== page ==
It’s one of the most famous board games of all time, but until recently chess wasn’t getting a whole lot of attention on Twitch. That began to change last year, however, when chess streamers started to raise the profile of the game on the streaming platform – and thanks to the release of a certain Netflix series, those numbers have now reached new heights.
In January last year, chess was averaging 3298 concurrent viewers over 24 channels on Twitch, peaking at 29,820 viewers. This month, that average is 24,048, with around 132 channels streaming chess at any one time – reaching a peak viewership of 161,968 on 16th January (via TwitchTracker). That was thanks to the efforts of siblings Alexandra and Andrea Botez, whose BlockChamps event – a crossover tournament with popular Minecraft streamers like Pokimane, LilyPichu and Fundy – pulled in over 91,000 concurrent viewers and over 1m unique views, breaking the chess viewership record for a single stream (via Chess.com).
So, why the sudden enthusiasm? The Covid-19 pandemic has forced real-world chess tournaments to move online, with Grandmaster Magnus Carlsen holding an online invitational in April 2020, and a FIDE Online Nations Cup taking place in May. Some professional players like Grandmaster Hikaru “GMHikaru” Nakamura found an audience in online streaming – and collaborations with big-name variety streamers gave chess a Twitch boom in the summertime. But the real game-changer, of course, has been critically-acclaimed Netflix series The Queen’s Gambit. Since the series was released on 23rd October, chess viewership on Twitch has increased dramatically – as has the number of channels and streamers choosing to play chess.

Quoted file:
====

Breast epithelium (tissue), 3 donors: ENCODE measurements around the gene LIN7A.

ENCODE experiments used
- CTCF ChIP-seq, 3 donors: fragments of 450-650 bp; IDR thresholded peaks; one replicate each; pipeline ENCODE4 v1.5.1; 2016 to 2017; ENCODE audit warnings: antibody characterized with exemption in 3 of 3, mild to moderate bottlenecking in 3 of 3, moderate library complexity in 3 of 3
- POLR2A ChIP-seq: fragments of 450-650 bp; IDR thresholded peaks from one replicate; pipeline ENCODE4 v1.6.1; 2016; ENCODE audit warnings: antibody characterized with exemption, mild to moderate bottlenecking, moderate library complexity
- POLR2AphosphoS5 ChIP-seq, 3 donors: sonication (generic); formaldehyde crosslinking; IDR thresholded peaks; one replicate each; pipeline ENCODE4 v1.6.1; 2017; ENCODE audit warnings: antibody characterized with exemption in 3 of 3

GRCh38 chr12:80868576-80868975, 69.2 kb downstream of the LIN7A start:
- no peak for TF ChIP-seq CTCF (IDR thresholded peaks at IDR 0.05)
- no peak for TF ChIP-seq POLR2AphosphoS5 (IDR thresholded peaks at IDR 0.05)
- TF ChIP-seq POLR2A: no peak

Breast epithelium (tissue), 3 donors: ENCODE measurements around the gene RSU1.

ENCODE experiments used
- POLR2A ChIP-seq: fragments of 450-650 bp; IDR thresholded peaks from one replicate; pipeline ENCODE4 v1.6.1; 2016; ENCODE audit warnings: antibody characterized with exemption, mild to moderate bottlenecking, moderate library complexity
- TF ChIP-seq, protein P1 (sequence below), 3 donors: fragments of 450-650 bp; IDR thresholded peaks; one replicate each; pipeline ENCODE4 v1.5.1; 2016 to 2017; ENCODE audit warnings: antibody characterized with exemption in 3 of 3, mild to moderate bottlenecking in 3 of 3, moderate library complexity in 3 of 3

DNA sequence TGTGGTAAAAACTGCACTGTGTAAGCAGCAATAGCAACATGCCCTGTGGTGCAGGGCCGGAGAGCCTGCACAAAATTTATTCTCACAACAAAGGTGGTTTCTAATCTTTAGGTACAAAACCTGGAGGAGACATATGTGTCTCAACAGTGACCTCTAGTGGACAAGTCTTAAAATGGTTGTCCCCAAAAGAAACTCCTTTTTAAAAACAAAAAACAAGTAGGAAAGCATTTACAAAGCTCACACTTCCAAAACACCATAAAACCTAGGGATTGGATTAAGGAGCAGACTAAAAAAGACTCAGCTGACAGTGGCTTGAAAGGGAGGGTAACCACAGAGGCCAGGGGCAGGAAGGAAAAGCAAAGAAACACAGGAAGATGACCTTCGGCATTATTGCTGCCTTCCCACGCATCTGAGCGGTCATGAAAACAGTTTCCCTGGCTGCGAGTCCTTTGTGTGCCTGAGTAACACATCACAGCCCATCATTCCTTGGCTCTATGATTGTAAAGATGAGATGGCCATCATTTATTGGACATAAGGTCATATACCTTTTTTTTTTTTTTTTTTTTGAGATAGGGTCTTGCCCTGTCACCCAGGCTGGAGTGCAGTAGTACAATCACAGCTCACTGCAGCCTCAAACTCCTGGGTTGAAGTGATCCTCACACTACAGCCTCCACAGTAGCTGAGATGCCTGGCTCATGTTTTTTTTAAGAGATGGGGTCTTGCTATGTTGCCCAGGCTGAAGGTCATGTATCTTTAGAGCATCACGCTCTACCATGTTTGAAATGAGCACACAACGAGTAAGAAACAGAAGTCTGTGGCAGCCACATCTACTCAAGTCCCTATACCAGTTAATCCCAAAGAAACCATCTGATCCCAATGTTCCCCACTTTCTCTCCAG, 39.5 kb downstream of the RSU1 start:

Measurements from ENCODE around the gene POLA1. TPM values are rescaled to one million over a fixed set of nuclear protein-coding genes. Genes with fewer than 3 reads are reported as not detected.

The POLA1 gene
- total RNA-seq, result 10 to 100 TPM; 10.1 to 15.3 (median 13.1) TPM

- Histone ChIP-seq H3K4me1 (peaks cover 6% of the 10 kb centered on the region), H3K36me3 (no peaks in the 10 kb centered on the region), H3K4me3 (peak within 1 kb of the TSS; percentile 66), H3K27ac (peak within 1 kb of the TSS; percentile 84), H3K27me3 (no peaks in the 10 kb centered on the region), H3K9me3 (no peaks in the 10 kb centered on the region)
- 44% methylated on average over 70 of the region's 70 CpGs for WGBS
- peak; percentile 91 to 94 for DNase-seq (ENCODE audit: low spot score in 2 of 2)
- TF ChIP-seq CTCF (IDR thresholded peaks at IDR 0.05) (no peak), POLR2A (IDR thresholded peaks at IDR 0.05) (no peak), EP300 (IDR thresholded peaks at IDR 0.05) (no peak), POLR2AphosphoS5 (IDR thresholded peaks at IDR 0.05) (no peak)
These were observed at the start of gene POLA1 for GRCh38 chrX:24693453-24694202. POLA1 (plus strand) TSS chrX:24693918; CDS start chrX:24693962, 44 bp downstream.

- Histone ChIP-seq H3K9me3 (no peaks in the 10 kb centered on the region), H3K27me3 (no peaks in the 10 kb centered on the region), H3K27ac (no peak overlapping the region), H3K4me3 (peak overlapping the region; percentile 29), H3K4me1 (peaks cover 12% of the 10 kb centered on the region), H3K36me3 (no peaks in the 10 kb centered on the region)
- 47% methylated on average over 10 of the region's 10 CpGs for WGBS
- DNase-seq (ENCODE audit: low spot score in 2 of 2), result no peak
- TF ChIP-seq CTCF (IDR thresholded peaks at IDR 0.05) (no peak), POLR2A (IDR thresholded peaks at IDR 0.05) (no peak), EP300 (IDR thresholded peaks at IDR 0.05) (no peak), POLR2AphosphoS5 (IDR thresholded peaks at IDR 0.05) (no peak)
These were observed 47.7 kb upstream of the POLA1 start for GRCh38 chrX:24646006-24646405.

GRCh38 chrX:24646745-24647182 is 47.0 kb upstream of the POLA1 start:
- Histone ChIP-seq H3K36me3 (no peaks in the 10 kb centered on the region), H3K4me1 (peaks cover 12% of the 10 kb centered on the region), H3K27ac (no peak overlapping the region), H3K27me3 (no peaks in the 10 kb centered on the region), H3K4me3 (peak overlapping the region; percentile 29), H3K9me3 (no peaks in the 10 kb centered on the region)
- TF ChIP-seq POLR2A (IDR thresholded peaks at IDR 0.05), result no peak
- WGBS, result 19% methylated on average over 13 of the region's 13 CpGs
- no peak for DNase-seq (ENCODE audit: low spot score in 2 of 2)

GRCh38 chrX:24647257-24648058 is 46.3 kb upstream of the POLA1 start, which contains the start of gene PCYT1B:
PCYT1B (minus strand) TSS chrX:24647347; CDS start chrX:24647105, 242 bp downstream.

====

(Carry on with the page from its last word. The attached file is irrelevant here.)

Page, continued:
The Queen’s Gambit has significantly boosted interest in chess across the board: the leading platform for online play, Chess.com, told Dexerto that 50,000-60,000 new members were joining the site each day in March 2020, a number that jumped to 125,000 after the release of the series in October. Physical chess sets, meanwhile, started to fly off the shelves, with one US toy and games company reporting its chess sales increased 1048 per cent from the same period in the previous year (via NPR). I witnessed the impact of this first-hand, having scrolled through dozens of sites trying to find a nice board that wasn’t sold out. (Don’t worry, I eventually got my hands on a rather lovely ’80s Soviet set.)
Of course, the viewing figures for chess still pale in comparison to Twitch behemoths like Fortnite and League of Legends (which pull in hundreds of thousands of viewers), but chess now consistently ranks in the top 30 categories on Twitch. It’s lovely to see the game getting a digital revival, and it’s particularly encouraging to see women headlining this movement on Twitch. As someone who only recently started playing thanks to The Queen’s Gambit, let me tell you: visibility makes a difference.
If you’re looking for more reading material on The Queen’s Gambit, meanwhile, you should take a look at this piece by Jefferson Toal on the series as a love letter to play – and how chess allows you to lose yourself in a “temporary sphere of activity”.